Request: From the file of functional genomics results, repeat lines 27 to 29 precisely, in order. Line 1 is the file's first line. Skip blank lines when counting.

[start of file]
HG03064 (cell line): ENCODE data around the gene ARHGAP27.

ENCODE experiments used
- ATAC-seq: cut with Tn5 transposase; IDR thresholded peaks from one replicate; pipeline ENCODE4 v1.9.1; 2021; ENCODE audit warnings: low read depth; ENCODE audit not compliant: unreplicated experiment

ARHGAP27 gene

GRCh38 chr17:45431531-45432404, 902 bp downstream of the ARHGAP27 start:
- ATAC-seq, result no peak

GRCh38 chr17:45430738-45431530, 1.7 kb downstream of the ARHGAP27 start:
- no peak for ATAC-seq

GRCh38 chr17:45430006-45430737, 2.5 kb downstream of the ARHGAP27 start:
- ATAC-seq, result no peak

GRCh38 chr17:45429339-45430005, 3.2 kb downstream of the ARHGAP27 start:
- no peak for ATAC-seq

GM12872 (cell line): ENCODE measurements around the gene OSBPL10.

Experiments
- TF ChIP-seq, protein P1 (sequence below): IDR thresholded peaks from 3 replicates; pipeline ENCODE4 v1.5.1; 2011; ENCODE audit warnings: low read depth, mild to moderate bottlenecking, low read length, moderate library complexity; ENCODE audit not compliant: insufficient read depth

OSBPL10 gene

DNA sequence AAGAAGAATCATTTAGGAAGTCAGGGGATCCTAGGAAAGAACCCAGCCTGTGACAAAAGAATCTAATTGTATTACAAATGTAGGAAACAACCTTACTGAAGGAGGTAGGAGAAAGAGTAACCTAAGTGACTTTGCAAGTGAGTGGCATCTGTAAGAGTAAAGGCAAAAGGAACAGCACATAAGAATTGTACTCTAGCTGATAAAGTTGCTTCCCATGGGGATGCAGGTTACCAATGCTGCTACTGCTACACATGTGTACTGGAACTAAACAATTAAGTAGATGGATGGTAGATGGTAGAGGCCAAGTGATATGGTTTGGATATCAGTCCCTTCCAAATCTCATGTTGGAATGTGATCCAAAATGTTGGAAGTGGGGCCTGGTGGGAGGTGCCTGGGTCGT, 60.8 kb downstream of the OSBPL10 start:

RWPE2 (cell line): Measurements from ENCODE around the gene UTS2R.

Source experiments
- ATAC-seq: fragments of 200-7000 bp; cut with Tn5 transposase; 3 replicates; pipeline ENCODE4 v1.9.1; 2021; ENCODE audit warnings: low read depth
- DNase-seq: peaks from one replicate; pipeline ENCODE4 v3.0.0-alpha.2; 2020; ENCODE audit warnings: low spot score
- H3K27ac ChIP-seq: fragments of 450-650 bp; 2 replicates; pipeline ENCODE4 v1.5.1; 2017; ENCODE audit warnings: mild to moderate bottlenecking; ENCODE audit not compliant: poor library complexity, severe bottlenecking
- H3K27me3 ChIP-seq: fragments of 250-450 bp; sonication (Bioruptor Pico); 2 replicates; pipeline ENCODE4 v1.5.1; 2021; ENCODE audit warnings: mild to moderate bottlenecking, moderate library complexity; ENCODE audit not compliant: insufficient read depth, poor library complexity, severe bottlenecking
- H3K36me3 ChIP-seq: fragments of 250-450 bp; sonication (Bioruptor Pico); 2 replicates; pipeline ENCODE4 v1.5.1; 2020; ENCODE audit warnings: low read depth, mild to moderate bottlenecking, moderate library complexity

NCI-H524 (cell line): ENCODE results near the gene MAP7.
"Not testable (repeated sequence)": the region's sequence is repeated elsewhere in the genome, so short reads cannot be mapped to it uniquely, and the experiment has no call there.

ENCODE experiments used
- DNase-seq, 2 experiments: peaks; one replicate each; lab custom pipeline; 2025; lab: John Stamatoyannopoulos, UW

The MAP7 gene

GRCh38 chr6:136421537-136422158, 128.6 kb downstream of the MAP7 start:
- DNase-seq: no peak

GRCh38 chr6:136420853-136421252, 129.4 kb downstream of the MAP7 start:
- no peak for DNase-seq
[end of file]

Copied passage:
ENCODE experiments used
- DNase-seq, 2 experiments: peaks; one replicate each; lab custom pipeline; 2025; lab: John Stamatoyannopoulos, UW

The MAP7 gene